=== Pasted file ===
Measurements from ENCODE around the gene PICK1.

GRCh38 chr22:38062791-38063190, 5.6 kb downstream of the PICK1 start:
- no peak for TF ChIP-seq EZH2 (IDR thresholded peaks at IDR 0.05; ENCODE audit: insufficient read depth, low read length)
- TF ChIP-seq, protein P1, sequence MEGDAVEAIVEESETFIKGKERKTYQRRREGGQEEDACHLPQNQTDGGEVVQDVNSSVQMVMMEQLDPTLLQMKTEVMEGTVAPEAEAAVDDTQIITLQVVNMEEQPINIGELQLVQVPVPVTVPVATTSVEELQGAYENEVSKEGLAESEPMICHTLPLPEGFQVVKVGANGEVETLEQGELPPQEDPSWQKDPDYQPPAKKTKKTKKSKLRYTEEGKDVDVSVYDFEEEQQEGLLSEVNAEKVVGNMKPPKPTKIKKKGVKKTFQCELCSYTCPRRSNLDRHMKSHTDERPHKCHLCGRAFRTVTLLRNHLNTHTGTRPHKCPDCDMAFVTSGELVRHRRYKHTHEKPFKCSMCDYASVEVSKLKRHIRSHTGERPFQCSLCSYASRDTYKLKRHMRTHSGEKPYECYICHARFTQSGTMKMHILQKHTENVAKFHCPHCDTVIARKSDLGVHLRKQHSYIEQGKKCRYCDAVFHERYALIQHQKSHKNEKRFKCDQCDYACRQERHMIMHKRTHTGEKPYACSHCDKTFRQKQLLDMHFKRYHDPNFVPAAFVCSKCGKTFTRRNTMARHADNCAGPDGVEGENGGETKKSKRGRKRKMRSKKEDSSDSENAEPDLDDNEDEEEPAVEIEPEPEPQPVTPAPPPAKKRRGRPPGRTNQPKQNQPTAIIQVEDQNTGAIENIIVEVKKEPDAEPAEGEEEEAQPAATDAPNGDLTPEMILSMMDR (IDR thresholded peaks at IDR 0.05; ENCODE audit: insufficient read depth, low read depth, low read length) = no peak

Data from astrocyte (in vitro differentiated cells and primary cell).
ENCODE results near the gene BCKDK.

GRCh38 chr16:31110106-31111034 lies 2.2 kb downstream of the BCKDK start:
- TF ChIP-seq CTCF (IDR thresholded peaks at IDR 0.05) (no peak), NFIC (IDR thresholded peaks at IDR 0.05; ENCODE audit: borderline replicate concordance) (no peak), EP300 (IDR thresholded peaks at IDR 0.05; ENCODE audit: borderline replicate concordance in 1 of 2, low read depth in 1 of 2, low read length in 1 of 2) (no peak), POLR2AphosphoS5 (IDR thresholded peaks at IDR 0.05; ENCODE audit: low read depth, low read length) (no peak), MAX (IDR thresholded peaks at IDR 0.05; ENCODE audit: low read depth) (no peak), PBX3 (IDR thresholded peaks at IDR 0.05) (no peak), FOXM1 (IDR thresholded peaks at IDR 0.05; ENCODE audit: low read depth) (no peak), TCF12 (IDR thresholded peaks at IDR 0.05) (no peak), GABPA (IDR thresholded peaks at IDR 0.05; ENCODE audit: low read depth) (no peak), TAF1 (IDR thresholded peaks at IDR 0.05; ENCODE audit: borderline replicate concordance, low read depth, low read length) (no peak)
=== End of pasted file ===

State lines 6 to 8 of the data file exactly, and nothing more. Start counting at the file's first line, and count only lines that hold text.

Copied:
ENCODE results near the gene BCKDK.

GRCh38 chr16:31110106-31111034 lies 2.2 kb downstream of the BCKDK start:
- TF ChIP-seq CTCF (IDR thresholded peaks at IDR 0.05) (no peak), NFIC (IDR thresholded peaks at IDR 0.05; ENCODE audit: borderline replicate concordance) (no peak), EP300 (IDR thresholded peaks at IDR 0.05; ENCODE audit: borderline replicate concordance in 1 of 2, low read depth in 1 of 2, low read length in 1 of 2) (no peak), POLR2AphosphoS5 (IDR thresholded peaks at IDR 0.05; ENCODE audit: low read depth, low read length) (no peak), MAX (IDR thresholded peaks at IDR 0.05; ENCODE audit: low read depth) (no peak), PBX3 (IDR thresholded peaks at IDR 0.05) (no peak), FOXM1 (IDR thresholded peaks at IDR 0.05; ENCODE audit: low read depth) (no peak), TCF12 (IDR thresholded peaks at IDR 0.05) (no peak), GABPA (IDR thresholded peaks at IDR 0.05; ENCODE audit: low read depth) (no peak), TAF1 (IDR thresholded peaks at IDR 0.05; ENCODE audit: borderline replicate concordance, low read depth, low read length) (no peak)